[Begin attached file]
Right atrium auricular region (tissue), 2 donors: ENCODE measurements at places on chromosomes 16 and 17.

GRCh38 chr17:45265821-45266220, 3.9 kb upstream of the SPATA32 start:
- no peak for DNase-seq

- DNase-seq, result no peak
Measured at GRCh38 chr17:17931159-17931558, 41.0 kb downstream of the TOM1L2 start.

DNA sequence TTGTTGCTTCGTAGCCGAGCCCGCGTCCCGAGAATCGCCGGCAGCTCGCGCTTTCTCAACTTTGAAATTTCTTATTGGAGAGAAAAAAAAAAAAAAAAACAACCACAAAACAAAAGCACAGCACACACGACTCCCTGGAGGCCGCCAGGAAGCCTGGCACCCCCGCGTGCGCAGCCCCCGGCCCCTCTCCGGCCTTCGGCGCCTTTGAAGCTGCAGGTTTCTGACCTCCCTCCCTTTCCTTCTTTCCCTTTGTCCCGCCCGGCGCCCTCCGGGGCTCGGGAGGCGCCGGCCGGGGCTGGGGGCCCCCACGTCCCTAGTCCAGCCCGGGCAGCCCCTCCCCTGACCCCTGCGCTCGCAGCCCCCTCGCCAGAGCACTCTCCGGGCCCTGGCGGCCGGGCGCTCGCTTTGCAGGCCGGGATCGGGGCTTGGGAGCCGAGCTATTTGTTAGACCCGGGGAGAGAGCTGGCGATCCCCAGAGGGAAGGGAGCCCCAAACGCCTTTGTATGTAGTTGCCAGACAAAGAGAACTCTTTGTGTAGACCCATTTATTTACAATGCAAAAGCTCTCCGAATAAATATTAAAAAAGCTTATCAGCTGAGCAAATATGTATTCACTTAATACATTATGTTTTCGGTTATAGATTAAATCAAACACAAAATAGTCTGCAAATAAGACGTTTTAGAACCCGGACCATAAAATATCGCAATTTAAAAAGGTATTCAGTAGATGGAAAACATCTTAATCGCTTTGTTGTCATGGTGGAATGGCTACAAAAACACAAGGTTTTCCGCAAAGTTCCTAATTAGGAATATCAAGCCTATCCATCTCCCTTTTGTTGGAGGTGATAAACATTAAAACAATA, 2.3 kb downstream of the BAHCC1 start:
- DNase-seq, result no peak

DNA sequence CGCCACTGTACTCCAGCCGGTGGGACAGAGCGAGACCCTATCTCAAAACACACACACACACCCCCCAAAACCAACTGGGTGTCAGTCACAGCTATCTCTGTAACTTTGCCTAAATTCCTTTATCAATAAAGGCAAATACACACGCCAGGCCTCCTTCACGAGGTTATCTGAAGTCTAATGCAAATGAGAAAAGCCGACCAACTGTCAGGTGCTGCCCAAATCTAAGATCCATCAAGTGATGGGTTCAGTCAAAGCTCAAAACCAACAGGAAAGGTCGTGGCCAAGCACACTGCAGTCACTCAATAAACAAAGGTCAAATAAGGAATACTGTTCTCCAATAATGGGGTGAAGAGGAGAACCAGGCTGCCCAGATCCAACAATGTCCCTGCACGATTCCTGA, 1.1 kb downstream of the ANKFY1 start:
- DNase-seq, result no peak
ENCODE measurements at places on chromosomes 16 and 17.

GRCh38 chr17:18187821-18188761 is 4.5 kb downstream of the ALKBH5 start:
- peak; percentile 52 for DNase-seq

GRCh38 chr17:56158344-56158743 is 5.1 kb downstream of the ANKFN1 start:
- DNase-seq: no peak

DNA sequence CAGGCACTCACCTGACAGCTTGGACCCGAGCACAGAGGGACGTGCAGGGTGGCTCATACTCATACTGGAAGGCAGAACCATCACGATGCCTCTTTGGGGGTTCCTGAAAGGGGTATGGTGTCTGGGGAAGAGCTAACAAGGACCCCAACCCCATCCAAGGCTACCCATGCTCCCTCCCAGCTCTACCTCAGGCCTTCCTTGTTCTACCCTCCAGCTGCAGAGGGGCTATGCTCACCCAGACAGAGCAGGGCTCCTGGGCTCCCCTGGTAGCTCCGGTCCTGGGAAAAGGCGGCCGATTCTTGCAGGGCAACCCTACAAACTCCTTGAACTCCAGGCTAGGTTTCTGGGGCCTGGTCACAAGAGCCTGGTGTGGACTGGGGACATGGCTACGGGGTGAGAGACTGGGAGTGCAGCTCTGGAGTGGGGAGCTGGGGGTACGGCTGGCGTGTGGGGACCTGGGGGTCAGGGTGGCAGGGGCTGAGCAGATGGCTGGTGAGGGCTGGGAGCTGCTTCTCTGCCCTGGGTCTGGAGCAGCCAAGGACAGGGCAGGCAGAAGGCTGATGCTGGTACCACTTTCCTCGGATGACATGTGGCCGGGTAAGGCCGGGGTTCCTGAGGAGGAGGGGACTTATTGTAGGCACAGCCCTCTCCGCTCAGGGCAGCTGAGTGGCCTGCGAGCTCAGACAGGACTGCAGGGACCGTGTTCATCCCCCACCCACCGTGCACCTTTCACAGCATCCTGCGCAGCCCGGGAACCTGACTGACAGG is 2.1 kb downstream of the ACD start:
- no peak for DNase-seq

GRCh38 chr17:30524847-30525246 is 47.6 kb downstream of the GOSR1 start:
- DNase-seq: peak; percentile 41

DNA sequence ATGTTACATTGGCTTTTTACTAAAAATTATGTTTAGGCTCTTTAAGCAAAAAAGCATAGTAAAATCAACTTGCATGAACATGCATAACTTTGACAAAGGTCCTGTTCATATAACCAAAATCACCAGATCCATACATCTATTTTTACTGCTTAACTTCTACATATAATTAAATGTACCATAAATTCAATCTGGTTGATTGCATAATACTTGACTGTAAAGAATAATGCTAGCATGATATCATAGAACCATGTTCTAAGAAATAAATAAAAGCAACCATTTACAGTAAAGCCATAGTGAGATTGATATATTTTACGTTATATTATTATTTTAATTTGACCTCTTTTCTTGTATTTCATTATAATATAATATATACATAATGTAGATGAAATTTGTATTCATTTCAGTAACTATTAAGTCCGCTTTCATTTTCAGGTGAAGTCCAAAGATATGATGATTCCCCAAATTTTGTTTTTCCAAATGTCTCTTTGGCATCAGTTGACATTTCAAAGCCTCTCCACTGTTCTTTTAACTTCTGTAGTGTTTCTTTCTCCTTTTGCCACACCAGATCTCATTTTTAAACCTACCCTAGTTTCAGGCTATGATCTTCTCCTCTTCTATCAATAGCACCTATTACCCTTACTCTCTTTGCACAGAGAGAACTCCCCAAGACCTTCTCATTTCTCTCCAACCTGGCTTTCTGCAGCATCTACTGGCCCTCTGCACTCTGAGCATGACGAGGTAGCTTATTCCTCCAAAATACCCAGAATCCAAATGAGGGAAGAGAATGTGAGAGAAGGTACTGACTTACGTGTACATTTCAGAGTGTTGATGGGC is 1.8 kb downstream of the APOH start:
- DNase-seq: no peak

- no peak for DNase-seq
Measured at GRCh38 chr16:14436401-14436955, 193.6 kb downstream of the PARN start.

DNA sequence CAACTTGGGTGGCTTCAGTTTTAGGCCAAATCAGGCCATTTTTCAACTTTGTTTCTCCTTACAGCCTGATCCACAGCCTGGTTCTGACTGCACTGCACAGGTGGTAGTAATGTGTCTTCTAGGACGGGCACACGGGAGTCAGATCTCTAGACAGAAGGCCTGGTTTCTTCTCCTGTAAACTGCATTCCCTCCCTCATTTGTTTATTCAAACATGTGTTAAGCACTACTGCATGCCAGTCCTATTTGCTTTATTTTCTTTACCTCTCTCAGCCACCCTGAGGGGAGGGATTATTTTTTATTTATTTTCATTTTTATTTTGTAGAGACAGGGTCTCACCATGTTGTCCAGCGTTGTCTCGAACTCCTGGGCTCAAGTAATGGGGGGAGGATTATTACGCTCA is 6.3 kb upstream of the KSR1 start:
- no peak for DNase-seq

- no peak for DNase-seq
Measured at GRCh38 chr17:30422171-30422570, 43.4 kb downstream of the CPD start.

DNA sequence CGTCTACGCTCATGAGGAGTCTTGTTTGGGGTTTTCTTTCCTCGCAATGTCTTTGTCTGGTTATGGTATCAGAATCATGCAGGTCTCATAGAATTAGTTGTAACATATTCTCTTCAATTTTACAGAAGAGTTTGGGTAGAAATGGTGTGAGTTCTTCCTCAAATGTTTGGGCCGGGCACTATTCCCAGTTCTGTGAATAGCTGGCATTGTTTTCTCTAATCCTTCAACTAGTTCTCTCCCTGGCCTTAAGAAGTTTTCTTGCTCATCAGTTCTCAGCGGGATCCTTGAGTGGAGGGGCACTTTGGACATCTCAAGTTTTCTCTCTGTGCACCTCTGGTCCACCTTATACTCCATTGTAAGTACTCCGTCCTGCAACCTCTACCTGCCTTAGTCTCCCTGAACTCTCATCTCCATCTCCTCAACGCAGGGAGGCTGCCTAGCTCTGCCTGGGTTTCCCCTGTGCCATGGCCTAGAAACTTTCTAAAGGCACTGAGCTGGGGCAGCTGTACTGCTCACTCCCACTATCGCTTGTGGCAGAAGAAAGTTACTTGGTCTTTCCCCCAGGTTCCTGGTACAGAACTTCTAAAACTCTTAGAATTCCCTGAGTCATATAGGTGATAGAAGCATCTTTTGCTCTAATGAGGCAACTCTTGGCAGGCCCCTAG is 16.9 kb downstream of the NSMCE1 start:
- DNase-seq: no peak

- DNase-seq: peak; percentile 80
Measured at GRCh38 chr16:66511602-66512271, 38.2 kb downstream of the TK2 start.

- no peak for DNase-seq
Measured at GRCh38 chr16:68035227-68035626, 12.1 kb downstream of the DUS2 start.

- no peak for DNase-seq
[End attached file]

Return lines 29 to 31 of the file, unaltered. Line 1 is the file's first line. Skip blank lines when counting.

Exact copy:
- DNase-seq: peak; percentile 80
Measured at GRCh38 chr16:66511602-66512271, 38.2 kb downstream of the TK2 start.

- no peak for DNase-seq